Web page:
This document describes the theoretical and conceptual framework for the independent evaluation of Twaweza. It describes and amplifies Twaweza’s theory of change: its key concepts, relationships and assumptions, and on this base articulates the evaluation’s conceptual framework, principles, approaches and methodologies.
A fundamental premise informs this work: the perspectives and lived experiences of citizens in East Africa will shape the theory and its evaluation. By implication, this design document provides a starting point (building on the body of previous research on evaluating social change and Twaweza’s work on this) that will be modified and shaped by experience with communities, citizens, institutions, and Twaweza’s partners.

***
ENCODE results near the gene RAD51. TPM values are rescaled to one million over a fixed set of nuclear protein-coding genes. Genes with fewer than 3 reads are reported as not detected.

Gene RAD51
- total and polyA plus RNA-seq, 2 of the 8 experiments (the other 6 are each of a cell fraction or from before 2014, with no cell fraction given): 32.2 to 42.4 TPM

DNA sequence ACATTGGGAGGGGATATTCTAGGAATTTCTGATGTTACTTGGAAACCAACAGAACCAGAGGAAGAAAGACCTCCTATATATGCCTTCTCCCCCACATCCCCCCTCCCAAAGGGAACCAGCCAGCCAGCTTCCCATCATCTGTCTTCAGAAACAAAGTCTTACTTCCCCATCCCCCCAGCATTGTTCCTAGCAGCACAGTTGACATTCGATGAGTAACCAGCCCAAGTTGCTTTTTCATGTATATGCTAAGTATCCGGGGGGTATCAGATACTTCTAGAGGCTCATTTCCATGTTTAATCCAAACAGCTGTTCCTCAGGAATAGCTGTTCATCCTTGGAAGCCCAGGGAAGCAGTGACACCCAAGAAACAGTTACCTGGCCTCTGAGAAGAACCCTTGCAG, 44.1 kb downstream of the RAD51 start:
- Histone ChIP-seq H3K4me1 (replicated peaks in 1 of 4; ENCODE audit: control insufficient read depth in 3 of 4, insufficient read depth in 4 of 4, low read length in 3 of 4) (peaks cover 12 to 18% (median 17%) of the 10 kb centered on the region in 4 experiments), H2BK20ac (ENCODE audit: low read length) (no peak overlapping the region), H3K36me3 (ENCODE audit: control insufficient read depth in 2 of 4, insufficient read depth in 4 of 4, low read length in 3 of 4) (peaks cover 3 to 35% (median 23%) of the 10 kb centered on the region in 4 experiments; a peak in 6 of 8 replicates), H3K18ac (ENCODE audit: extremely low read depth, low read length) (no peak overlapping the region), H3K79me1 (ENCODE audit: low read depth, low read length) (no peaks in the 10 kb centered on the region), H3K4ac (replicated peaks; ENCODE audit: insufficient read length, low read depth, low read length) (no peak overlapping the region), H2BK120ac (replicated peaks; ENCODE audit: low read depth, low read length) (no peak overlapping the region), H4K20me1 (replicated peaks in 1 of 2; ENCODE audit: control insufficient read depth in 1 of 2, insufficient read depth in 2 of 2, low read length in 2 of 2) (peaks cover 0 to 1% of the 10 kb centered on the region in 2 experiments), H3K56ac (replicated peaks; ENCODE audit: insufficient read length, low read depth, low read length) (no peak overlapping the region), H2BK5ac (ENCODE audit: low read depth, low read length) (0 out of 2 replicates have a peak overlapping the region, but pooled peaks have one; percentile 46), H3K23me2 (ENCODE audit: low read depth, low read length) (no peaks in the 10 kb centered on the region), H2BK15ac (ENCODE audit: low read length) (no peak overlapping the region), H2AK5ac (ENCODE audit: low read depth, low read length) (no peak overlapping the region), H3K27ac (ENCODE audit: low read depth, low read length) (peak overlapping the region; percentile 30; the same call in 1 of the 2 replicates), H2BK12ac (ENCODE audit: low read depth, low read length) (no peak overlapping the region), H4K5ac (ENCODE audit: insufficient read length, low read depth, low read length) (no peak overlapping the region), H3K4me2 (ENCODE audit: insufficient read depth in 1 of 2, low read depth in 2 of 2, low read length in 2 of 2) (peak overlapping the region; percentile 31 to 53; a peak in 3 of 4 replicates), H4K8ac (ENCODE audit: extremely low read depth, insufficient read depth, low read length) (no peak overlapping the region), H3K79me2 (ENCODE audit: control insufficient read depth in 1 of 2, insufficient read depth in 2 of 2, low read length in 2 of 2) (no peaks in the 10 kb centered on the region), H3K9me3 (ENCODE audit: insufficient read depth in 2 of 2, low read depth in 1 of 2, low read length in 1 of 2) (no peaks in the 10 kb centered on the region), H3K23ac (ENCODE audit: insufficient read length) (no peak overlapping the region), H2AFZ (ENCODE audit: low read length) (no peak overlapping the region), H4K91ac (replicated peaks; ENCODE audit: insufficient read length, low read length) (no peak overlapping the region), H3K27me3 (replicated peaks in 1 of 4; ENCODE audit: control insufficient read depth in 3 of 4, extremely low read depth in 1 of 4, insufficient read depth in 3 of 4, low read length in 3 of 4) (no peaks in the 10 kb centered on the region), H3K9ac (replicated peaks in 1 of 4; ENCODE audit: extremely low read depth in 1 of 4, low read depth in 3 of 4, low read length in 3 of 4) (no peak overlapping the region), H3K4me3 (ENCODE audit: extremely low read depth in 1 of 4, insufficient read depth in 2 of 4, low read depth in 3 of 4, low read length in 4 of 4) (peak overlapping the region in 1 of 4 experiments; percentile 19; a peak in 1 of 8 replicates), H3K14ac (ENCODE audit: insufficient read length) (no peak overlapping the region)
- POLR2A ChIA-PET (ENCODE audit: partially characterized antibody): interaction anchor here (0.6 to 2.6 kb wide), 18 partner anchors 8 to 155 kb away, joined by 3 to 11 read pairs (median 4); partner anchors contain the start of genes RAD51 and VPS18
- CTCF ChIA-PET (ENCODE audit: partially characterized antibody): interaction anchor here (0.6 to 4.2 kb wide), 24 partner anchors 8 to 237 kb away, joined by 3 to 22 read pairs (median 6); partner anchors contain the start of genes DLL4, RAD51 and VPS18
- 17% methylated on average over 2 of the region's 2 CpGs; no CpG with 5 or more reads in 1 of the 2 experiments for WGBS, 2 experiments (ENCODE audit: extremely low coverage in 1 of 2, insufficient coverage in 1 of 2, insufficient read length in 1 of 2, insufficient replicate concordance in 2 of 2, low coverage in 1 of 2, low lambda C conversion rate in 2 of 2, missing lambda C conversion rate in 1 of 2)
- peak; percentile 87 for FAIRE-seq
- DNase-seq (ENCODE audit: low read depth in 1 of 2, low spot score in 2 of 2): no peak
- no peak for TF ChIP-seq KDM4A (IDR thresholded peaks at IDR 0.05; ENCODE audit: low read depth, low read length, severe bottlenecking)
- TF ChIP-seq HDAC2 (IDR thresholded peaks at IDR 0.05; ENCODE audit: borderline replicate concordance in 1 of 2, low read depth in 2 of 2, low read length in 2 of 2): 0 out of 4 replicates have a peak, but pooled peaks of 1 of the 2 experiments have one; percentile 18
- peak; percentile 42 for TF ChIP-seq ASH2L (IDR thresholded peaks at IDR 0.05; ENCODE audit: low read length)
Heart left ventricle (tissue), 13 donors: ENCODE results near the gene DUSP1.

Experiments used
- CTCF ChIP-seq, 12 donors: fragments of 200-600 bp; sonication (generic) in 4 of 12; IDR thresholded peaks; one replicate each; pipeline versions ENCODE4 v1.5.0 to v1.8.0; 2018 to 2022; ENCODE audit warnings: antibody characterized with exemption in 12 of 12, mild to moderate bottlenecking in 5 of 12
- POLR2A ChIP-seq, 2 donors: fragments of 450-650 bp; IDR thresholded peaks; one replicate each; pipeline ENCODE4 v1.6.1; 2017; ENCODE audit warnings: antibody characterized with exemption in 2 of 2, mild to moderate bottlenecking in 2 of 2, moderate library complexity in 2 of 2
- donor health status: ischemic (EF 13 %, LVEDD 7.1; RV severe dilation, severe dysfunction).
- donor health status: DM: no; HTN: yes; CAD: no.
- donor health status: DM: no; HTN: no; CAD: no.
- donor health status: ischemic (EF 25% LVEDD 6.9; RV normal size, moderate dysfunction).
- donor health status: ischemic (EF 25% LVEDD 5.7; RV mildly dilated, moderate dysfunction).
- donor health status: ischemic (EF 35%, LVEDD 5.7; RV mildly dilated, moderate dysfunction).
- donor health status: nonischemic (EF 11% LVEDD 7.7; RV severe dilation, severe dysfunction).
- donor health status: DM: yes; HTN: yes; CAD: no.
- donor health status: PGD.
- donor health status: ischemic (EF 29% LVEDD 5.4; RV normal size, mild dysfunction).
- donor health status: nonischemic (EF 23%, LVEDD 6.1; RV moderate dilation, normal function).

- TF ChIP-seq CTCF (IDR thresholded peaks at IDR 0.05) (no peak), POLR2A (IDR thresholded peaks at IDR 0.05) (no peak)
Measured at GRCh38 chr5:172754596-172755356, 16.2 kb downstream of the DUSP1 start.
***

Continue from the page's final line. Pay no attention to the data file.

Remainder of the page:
This document begins with a brief introduction to the Twaweza initiative and to the goals and purposes of the independent evaluation. It then examines the premises and implications of Twaweza’s theory of social change, understood as a complex, organic system, an ‘ecological’ model, as Twaweza seeks to foment an ‘ecosystem of change’. It places the Twaweza’s strategy of working through established partner institutions to energize citizen agency and action within the context of political, social, and environmental conditions. It also describes the character of state bureaucracies, and the range of their responses to citizen agency, including greater engagement with citizens leading to improvement in the reach and quality of public services: water/sanitation, health, and education. This overview of the theory of social change, including its key concepts and processes, provides the basis for describing key questions and hypotheses, and the independent evaluation principles and methodology. Details on the evaluation design include key evaluation questions; implementation; components; approaches and methodologies; concluding with a discussion of strategies for communicating and disseminating evaluation elements and findings. This body of the document ends with matrices mapping key concepts onto methodologies (Table 1); linking methodologies, sampling, and timing (Table 2); and preliminary indicators of key concepts (Table 3).